Home Seller's Guide to the Inspection Contingency

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Wondering what an inspection contingency is, what it does, if you should counter it and how it impacts your home sale? Read this post to find out.

Home Seller's Guide to the Inspection Contingency image 1

An inspection contingency is a standard contingency for any buyer who is purchasing a home. It gives the buyer the right to cancel escrow without penalty if they discover aspects of the home are not to their liking during this period.

What Gets Inspected

As part of the process, the buyer may hire various inspection companies to review the condition of the property. Common inspections include the general home inspection and termite inspection. Less common inspections include chimney, sewer, pool/spa and roof inspections.

What Happens After Your Home Inspection

Once the buyer has had the property inspected and has reviewed the inspection reports, the buyer can either remove the contingency or they can submit a request for repair. If buyers request repairs, sellers have the opportunity to counter those repairs. In California, once both parties agree on an acceptable repair compromise and all the necessary documents are signed, the buyer typically removes the inspection contingency by submitting a contingency removal form.

Once all contingencies are removed, the buyer is effectively saying he or she understands the current condition of the property and is going to close escrow. The earnest money deposit becomes at risk, so any failure to close escrow may lead to the buyer forfeiting all or part of the deposit.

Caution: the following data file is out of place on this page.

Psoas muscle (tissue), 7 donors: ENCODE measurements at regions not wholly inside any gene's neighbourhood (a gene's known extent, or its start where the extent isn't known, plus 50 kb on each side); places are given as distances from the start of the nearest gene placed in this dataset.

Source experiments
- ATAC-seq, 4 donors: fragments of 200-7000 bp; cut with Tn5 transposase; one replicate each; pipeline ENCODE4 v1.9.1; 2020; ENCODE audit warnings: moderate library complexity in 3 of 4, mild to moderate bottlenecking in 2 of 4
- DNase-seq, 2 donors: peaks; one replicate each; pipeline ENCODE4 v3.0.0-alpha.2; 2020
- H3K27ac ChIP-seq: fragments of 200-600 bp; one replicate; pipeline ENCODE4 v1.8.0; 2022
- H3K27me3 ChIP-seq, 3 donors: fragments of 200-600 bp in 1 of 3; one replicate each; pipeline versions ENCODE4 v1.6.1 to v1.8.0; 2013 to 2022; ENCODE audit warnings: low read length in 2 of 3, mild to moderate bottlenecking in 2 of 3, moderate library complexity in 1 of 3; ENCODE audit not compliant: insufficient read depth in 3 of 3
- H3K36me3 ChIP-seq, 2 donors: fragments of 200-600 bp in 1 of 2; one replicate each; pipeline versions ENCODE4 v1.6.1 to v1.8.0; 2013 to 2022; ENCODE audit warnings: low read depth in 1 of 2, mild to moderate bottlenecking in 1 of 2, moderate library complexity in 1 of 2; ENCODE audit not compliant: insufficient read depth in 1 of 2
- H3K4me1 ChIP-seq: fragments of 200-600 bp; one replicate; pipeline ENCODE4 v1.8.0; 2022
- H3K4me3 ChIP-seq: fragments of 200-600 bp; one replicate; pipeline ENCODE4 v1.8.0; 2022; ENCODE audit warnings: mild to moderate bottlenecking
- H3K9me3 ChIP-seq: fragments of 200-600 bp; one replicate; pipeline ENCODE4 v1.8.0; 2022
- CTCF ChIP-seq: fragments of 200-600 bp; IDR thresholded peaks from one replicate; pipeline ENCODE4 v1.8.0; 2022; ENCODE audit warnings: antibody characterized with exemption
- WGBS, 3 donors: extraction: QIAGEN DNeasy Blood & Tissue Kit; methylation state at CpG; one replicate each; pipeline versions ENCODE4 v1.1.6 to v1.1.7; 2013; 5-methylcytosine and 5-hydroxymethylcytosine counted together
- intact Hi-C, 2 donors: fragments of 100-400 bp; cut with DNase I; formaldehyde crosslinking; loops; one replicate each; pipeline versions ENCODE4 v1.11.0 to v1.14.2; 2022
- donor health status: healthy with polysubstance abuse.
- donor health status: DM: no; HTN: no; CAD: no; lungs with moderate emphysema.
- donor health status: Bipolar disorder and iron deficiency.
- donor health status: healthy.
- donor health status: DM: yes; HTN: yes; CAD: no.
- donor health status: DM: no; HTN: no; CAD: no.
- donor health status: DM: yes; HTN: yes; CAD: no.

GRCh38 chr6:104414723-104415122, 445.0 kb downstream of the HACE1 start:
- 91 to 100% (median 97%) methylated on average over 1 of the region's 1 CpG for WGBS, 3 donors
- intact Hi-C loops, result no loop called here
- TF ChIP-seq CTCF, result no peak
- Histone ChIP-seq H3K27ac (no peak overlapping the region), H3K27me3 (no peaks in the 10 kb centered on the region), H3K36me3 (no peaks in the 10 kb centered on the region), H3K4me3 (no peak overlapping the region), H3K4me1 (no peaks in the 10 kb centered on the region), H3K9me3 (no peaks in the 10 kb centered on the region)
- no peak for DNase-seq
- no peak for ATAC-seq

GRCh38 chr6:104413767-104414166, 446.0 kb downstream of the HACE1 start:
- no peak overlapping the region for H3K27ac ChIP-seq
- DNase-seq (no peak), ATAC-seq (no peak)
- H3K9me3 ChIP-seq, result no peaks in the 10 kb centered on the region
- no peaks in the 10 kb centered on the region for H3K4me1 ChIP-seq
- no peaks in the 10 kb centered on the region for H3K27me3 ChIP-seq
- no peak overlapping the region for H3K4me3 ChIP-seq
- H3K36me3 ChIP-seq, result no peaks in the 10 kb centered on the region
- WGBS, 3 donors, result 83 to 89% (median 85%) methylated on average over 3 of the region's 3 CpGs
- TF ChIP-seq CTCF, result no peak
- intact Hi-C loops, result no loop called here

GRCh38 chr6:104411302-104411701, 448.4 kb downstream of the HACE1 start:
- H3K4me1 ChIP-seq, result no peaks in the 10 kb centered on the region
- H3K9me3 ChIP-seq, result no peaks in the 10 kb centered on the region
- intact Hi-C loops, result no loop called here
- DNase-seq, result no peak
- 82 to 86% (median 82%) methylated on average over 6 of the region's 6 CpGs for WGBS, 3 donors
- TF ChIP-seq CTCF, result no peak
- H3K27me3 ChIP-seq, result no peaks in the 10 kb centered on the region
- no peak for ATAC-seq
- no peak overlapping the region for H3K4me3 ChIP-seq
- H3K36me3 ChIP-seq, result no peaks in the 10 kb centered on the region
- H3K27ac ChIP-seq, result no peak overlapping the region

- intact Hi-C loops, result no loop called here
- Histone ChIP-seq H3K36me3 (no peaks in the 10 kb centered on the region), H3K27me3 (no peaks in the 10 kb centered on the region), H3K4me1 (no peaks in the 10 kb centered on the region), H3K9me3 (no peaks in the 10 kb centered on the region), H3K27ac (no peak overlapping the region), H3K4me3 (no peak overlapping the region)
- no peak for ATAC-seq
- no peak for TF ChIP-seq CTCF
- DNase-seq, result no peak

Is There Ever a Reason to Counter the Inspection Contingency?

Most buyers view this contingency as a must and will not proceed without it. For that reason, we generally don't recommend countering it. However, you do have the option of listing your home as an "as-is" sale, which implies up front that you're not intending to do any repairs to the property. You also have the option to request a shorter contingency period, thus lessening the number of days your buyer has to back out of the contract. The standard contingency period in California is seventeen days, but if you're working with a well-qualified buyer you may be able to negotiate it down to as few as ten days.

Have questions about the inspection contingency? Ask us.

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